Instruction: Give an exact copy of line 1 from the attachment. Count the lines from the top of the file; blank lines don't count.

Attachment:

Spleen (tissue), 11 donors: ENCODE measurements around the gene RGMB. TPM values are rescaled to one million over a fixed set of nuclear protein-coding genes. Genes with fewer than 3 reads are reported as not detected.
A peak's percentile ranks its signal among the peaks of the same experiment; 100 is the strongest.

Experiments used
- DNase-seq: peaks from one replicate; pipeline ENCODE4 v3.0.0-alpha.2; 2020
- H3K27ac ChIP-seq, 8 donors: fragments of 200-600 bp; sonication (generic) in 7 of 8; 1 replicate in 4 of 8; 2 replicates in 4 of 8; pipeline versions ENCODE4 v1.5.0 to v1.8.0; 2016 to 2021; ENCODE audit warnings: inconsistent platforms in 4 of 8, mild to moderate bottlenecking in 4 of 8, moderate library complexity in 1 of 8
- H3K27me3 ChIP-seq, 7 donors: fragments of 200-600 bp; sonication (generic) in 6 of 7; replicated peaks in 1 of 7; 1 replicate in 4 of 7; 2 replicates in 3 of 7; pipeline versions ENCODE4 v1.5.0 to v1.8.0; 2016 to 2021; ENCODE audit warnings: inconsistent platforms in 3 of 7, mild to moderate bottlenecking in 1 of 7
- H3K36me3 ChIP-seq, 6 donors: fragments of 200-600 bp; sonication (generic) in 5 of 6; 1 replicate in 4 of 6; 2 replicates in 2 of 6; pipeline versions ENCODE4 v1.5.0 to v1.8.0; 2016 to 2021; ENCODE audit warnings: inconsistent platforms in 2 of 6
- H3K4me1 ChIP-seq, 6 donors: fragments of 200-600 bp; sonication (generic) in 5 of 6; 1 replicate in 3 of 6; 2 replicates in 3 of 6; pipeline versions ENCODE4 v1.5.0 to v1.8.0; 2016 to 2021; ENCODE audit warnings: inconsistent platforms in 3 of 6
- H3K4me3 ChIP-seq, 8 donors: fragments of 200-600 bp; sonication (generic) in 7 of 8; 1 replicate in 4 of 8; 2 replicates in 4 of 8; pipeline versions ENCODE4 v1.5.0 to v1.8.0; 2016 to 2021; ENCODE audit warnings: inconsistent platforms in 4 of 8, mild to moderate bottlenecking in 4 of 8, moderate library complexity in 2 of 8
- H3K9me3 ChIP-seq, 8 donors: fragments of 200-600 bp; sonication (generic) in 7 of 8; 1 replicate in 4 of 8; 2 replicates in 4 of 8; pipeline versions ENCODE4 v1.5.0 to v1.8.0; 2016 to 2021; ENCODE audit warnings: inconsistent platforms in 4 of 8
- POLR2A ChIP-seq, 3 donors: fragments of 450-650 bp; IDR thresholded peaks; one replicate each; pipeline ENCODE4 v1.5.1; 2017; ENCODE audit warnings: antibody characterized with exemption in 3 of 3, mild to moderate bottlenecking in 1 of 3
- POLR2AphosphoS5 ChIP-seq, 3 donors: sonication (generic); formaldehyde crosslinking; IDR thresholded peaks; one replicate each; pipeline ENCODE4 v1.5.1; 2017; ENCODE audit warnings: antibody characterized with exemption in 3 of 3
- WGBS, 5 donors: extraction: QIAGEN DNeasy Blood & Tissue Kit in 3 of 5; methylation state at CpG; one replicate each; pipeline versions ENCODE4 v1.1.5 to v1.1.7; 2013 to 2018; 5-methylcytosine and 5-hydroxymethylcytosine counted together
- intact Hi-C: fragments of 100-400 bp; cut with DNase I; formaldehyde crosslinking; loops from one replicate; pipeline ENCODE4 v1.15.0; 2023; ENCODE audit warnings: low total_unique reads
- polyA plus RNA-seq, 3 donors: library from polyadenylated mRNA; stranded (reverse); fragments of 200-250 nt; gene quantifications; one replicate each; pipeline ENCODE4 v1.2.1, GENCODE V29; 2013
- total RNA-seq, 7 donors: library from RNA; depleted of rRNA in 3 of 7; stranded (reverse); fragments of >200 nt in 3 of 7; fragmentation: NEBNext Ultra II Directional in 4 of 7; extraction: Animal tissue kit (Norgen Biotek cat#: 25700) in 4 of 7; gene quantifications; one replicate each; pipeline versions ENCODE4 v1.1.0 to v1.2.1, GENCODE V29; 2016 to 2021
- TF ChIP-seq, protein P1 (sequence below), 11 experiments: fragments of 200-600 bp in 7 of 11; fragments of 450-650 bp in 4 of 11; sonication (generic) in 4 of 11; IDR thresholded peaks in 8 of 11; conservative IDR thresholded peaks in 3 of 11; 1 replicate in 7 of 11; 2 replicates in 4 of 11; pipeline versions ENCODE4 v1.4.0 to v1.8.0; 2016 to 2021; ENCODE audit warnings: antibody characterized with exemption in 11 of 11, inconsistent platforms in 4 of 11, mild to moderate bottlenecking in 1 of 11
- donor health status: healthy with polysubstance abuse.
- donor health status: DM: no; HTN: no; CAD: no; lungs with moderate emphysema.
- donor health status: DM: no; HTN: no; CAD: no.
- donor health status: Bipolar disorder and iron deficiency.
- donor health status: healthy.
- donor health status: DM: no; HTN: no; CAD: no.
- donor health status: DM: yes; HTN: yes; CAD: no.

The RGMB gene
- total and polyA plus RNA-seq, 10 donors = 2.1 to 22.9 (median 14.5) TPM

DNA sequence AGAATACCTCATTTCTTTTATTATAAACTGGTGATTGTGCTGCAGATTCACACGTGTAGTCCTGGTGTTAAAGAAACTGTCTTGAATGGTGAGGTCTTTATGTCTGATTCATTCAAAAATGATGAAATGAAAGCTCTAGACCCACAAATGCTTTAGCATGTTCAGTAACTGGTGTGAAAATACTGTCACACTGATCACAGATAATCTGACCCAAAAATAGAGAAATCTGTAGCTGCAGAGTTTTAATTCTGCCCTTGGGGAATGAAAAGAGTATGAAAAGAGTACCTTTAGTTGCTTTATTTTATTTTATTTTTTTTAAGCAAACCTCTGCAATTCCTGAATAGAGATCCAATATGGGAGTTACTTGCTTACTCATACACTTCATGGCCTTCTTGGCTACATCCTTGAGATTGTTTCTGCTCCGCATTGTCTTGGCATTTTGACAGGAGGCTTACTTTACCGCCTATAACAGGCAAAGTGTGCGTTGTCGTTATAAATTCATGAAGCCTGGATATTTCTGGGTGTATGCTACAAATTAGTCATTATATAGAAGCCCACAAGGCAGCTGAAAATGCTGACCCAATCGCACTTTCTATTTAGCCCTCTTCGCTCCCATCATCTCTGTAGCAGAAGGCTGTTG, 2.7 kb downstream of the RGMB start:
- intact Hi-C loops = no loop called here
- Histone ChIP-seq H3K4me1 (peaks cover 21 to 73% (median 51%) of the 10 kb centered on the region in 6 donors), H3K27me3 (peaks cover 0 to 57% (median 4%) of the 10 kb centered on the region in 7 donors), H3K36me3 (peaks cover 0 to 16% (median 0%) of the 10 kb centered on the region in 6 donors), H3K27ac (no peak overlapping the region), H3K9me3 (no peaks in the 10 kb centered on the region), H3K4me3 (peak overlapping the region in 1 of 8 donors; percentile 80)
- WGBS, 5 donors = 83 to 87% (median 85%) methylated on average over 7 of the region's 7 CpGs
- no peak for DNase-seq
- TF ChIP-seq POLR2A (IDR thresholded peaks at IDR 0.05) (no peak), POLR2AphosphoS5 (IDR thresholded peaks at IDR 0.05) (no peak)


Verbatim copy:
Spleen (tissue), 11 donors: ENCODE measurements around the gene RGMB. TPM values are rescaled to one million over a fixed set of nuclear protein-coding genes. Genes with fewer than 3 reads are reported as not detected.